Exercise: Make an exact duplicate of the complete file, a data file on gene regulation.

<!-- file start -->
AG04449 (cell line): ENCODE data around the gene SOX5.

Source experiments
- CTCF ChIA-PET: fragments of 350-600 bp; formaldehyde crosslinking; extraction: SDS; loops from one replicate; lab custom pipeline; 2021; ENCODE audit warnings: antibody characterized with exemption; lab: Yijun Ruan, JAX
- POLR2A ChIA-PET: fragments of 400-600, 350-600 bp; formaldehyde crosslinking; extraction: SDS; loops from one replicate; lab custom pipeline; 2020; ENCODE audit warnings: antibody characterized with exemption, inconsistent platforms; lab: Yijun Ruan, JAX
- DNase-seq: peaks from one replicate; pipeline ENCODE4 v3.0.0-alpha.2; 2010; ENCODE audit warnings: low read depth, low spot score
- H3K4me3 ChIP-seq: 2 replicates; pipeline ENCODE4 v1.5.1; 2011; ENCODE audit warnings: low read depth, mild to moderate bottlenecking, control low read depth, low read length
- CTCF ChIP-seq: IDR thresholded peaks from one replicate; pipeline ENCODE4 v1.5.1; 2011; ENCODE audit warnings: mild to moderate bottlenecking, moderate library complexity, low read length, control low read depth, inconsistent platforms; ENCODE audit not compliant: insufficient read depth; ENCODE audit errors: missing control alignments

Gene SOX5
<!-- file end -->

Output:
AG04449 (cell line): ENCODE data around the gene SOX5.

Source experiments
- CTCF ChIA-PET: fragments of 350-600 bp; formaldehyde crosslinking; extraction: SDS; loops from one replicate; lab custom pipeline; 2021; ENCODE audit warnings: antibody characterized with exemption; lab: Yijun Ruan, JAX
- POLR2A ChIA-PET: fragments of 400-600, 350-600 bp; formaldehyde crosslinking; extraction: SDS; loops from one replicate; lab custom pipeline; 2020; ENCODE audit warnings: antibody characterized with exemption, inconsistent platforms; lab: Yijun Ruan, JAX
- DNase-seq: peaks from one replicate; pipeline ENCODE4 v3.0.0-alpha.2; 2010; ENCODE audit warnings: low read depth, low spot score
- H3K4me3 ChIP-seq: 2 replicates; pipeline ENCODE4 v1.5.1; 2011; ENCODE audit warnings: low read depth, mild to moderate bottlenecking, control low read depth, low read length
- CTCF ChIP-seq: IDR thresholded peaks from one replicate; pipeline ENCODE4 v1.5.1; 2011; ENCODE audit warnings: mild to moderate bottlenecking, moderate library complexity, low read length, control low read depth, inconsistent platforms; ENCODE audit not compliant: insufficient read depth; ENCODE audit errors: missing control alignments

Gene SOX5